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  • Looking for a Preschool? Don't Be Impressed With the Heavily Decorated Classroom

    A study looked into children’s ability to focus and learn and how it could be affected by the classroom.
    by Kate Borbon .
Looking for a Preschool? Don't Be Impressed With the Heavily Decorated Classroom
  • It’s not uncommon to find primary school classrooms decorated with lots of artworks, colorful charts and posters, and other types of vibrant pieces. But according to a study, having too many visually-stimulating items inside a classroom of preschoolers might only serve to distract them — and they might end up learning less, not more.

    The study done by researchers from Carnegie Mellon University (CMU) looked into children’s ability to focus and learn during lessons and how it could be affected by displays found in the classroom. They put 24 kindergartners in laboratory classrooms for six science lessons. Three lessons were done in a heavily-decorated room, and the other three were done in a more unadorned room.

    The researchers found that while the children learned in both types of classrooms, the students showed a 55% accuracy on test questions in the sparsely-decorated classroom. The findings, published in Psychological Science, a journal of the Association for Psychological Science, also found the kids more distracted in a visually busy classroom, and they spent 38.6% more time off-task (doing something other than listening to the lesson).

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    The findings of this study are similar to the comprehensive research from the University of Salford in Manchester, United Kingdom, which also looked at the effects of an educational space on students’ learning abilities in primary schools. One of the conclusions of this study was that classrooms with too much color and too many display items negatively impacted the students’ learning outcomes.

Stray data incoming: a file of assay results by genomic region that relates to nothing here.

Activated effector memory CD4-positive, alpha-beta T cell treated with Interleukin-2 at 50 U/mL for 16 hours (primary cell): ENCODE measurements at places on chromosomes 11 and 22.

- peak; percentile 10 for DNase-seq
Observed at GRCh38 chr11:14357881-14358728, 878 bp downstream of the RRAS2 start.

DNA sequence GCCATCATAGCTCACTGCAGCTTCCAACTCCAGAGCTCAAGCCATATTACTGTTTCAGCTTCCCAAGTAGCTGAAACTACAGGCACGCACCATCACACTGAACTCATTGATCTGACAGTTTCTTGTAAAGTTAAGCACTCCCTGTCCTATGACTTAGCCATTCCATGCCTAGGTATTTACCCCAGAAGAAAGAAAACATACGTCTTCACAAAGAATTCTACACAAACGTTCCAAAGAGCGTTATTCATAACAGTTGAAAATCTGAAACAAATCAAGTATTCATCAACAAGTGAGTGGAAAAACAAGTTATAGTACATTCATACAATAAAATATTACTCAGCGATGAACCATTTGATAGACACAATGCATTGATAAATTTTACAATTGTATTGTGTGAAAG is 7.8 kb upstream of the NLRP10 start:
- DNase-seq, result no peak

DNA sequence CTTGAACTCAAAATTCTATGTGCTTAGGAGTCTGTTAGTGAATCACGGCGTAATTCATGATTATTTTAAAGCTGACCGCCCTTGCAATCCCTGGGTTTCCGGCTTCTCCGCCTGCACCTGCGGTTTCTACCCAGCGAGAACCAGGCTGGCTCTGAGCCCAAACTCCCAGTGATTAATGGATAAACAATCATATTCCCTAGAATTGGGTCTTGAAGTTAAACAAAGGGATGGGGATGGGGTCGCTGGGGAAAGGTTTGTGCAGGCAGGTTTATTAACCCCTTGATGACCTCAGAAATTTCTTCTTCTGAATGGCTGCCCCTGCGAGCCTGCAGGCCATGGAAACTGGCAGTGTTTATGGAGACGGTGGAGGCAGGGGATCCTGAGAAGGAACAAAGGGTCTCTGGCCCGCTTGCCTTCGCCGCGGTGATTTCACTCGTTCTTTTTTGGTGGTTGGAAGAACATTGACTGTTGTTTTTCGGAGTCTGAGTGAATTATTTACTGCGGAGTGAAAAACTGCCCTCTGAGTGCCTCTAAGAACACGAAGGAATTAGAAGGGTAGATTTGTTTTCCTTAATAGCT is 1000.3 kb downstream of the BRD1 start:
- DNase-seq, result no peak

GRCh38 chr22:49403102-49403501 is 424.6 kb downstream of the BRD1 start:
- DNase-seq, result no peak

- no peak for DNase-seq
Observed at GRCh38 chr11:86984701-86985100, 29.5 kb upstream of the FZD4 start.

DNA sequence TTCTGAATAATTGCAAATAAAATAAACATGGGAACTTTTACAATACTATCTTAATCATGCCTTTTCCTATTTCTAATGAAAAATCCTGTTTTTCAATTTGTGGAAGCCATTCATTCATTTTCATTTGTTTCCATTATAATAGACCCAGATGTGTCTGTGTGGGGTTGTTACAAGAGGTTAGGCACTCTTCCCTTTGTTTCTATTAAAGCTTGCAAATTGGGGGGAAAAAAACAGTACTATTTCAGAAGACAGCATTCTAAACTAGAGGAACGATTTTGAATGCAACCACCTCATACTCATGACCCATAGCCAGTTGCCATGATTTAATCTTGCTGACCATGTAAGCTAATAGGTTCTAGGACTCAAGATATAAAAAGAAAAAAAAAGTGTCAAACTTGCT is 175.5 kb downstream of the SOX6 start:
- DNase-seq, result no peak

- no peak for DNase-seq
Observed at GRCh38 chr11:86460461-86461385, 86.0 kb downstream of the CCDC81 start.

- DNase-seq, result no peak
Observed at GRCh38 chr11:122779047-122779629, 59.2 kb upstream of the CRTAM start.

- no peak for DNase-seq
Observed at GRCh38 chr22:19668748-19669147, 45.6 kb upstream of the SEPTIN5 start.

Given the findings of the CMU study, does it mean that teachers should forgo all decorations in their classrooms? The researchers say no.


    “We do not suggest by any means that this is the answer to all educational problems,” says Anna V. Fisher, an associate professor of psychology in CMU’s Dietrich College of Humanities and Social Sciences who served as lead author of the study. “Furthermore, additional research is needed to know what effect the classroom visual environment has on children’s attention and learning in real classrooms.

    “Therefore, I would suggest that instead of removing all decorations, teachers should consider whether some of their visual displays may be distracting to young children.”

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    Karrie E. Godwin, a Ph.D. candidate in psychology and fellow of CMU’s Program in Interdisciplinary Education Research (PIER) who also worked on the study, echoes Fisher’s comments.

    “If we put children in a classroom environment that has these potential sources of visual distraction, and then if we remove those, are we just gonna shift children’s pattern of attention allocation or are we gonna reduce the total amount of time that children are spending off-task?” she says in a video for CMU.

    “So it could be that even if you were to take down these visual displays, that children might just then pay more attention to peers, and that the total amount of time the kids are being distracted remains the same.”

    As Godwin notes in the video, though there are lots of different factors that can influence children’s learning abilities, teachers can manipulate how they decorate their classrooms to turn them into environments that are conducive to learning.

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    “What we found in our research was that our manipulation affected the vast majority of kids, and so this is something where if you’re designing more streamlined classrooms, it has the potential to increase learning outcomes for the majority of the class,” Godwin says.

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